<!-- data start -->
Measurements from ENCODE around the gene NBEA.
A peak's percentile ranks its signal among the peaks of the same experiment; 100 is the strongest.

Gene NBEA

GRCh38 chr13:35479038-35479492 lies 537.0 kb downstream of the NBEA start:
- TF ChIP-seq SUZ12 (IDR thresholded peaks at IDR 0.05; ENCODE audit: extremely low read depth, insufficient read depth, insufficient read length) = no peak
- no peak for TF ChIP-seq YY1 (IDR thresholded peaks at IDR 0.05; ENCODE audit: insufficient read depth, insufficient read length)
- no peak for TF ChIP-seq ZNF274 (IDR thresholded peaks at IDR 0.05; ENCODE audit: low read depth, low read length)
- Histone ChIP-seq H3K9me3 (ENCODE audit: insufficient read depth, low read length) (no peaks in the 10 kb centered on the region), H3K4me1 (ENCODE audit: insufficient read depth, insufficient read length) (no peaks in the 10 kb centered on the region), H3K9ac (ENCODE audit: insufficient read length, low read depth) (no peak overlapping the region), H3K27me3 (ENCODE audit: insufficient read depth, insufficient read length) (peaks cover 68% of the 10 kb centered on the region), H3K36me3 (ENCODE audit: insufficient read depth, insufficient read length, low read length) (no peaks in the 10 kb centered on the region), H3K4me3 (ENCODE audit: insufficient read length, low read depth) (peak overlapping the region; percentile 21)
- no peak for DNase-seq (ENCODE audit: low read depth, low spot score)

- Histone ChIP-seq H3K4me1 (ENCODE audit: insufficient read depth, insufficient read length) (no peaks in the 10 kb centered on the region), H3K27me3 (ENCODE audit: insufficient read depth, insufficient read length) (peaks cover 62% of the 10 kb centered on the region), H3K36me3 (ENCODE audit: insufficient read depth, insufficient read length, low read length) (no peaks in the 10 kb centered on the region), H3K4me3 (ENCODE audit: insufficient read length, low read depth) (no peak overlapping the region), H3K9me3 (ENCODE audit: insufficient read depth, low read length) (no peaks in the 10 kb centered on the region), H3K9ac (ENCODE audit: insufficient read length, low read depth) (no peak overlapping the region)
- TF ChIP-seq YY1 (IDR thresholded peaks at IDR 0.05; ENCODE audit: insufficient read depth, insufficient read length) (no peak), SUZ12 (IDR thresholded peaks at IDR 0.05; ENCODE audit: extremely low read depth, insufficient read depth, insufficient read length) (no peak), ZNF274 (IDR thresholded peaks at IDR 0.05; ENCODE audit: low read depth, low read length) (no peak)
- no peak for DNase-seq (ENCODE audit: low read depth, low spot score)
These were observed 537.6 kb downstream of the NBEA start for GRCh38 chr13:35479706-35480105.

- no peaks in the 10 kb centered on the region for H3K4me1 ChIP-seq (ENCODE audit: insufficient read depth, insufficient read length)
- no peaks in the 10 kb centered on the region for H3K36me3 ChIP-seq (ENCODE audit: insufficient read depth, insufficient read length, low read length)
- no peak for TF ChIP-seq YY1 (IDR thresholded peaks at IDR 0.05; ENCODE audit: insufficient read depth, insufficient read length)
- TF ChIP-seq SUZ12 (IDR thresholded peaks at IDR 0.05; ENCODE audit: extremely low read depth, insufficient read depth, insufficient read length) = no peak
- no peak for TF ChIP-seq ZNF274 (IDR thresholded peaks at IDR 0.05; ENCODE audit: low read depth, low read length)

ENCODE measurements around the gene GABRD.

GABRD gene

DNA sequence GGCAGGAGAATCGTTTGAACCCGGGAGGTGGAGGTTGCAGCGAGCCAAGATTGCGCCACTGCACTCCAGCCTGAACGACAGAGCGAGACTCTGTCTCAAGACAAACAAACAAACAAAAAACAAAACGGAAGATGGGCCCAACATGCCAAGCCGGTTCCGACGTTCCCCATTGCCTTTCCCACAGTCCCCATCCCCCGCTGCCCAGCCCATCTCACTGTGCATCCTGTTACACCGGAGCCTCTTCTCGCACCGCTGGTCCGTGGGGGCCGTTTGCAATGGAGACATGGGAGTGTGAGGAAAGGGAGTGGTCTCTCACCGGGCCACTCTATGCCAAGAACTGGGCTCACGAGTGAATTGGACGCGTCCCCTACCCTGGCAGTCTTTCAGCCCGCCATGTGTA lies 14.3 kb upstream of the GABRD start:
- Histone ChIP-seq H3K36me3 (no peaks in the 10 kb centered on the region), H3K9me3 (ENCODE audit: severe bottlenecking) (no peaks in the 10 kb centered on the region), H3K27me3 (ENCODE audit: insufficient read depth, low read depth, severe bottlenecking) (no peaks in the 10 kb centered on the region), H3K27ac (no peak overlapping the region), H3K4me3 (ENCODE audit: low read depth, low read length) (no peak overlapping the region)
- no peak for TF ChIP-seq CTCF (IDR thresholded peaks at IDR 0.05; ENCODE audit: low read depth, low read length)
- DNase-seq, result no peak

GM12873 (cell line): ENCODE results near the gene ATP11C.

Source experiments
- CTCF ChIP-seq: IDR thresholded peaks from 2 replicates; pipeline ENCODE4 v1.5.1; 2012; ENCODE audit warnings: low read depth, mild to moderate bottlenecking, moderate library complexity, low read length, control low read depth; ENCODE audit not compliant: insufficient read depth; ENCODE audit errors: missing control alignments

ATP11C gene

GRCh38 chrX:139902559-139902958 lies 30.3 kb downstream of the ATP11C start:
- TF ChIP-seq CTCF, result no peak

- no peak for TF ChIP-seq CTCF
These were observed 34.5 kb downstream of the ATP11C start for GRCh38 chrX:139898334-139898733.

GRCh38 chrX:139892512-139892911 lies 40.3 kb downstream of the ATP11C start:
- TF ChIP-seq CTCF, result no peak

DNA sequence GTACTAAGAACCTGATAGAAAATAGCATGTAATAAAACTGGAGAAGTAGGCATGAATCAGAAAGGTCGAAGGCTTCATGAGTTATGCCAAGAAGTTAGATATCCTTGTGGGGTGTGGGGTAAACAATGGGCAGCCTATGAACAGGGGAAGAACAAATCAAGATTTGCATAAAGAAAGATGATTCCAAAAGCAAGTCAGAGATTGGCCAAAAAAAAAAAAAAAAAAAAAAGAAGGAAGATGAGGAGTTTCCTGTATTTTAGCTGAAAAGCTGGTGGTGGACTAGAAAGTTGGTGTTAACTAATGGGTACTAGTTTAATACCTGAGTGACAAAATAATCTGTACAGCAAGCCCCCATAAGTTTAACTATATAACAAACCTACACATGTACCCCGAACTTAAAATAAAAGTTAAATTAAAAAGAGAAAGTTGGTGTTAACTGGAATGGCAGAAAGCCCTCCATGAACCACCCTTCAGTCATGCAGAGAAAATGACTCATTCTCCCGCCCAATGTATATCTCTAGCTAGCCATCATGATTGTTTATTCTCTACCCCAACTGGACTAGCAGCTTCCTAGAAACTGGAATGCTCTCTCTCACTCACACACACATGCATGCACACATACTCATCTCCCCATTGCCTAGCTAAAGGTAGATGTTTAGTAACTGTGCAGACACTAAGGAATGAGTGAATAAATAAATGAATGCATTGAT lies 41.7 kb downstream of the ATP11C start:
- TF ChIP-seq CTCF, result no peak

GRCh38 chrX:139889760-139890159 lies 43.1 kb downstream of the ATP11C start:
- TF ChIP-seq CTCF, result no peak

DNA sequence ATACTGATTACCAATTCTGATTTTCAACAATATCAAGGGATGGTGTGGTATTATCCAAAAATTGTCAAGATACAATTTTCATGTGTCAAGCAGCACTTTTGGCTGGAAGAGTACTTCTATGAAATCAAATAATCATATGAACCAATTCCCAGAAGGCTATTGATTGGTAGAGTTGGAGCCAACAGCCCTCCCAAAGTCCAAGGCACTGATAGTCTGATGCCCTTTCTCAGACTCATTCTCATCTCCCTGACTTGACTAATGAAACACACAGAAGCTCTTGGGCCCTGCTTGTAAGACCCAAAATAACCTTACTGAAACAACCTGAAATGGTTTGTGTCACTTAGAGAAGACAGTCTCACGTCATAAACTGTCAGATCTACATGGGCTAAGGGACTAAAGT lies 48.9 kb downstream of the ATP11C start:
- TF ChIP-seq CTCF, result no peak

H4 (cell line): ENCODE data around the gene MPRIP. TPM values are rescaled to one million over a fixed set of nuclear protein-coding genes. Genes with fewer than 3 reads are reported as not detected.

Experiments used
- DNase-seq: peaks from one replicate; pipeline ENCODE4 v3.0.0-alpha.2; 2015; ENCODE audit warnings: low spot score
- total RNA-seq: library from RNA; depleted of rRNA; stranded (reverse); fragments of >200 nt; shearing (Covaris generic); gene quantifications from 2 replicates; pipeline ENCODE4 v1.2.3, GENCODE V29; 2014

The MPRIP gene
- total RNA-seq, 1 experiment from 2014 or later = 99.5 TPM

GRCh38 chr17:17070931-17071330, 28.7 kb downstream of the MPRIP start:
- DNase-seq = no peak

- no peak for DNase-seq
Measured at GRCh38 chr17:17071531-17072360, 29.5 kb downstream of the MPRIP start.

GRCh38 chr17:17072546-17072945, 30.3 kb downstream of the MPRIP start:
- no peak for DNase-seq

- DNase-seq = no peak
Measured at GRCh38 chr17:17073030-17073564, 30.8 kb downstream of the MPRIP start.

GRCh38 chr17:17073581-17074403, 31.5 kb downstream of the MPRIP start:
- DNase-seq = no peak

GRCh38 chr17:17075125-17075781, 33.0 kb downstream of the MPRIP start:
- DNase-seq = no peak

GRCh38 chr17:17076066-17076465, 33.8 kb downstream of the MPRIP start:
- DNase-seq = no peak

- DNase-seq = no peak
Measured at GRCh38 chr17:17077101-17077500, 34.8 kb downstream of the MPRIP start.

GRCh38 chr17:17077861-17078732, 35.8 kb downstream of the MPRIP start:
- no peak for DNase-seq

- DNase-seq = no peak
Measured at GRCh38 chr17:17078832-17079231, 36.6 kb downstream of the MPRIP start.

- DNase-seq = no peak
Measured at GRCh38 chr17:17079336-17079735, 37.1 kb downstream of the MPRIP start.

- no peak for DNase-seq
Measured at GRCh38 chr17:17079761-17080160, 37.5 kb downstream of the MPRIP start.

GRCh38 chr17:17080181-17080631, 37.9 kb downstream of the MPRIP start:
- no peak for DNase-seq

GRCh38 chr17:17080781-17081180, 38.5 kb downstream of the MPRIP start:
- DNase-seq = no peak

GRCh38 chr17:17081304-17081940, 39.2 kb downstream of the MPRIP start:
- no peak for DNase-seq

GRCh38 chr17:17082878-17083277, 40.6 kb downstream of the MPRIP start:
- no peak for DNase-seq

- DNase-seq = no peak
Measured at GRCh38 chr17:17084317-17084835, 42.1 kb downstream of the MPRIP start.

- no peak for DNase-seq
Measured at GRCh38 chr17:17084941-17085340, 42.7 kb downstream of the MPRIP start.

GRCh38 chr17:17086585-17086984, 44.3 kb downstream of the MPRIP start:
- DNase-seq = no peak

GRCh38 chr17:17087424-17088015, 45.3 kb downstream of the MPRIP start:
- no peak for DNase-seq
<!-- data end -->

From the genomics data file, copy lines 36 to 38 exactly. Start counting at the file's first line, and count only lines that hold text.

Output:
- TF ChIP-seq CTCF, result no peak

GRCh38 chrX:139889760-139890159 lies 43.1 kb downstream of the ATP11C start:
- TF ChIP-seq CTCF, result no peak